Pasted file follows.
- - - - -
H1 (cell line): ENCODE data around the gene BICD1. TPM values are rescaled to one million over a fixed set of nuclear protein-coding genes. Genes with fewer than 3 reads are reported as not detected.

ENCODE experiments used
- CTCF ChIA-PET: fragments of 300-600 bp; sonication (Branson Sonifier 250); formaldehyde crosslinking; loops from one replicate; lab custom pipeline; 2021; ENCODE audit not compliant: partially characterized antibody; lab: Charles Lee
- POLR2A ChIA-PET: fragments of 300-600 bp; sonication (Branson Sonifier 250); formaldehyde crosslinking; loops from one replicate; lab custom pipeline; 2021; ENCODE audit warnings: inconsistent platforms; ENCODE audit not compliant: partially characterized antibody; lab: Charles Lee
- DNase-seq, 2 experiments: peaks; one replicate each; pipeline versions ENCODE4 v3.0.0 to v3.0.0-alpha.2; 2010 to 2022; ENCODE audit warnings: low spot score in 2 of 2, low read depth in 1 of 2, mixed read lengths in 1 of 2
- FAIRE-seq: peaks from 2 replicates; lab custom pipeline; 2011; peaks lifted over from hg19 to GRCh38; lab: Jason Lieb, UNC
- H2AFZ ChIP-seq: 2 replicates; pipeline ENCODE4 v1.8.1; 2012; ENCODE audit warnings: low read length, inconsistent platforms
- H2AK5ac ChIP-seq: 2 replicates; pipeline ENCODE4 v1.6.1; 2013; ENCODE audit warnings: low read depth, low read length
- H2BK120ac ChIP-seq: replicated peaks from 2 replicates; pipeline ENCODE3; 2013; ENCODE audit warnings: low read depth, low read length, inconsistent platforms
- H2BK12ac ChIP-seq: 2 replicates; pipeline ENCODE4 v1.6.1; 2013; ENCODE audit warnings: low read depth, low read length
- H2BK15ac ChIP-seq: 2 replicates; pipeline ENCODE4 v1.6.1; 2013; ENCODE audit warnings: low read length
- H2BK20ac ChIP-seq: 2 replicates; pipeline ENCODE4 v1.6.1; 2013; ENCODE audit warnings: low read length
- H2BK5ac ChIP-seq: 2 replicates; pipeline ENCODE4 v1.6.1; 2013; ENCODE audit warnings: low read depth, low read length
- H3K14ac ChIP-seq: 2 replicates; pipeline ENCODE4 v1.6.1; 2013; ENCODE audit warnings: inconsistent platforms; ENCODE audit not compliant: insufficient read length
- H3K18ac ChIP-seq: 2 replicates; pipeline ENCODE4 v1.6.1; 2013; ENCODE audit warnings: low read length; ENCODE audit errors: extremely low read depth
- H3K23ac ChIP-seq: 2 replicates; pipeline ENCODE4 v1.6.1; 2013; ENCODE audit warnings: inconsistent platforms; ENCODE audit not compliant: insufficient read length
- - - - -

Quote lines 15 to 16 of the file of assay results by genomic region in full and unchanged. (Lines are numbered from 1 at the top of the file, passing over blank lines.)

- H3K18ac ChIP-seq: 2 replicates; pipeline ENCODE4 v1.6.1; 2013; ENCODE audit warnings: low read length; ENCODE audit errors: extremely low read depth
- H3K23ac ChIP-seq: 2 replicates; pipeline ENCODE4 v1.6.1; 2013; ENCODE audit warnings: inconsistent platforms; ENCODE audit not compliant: insufficient read length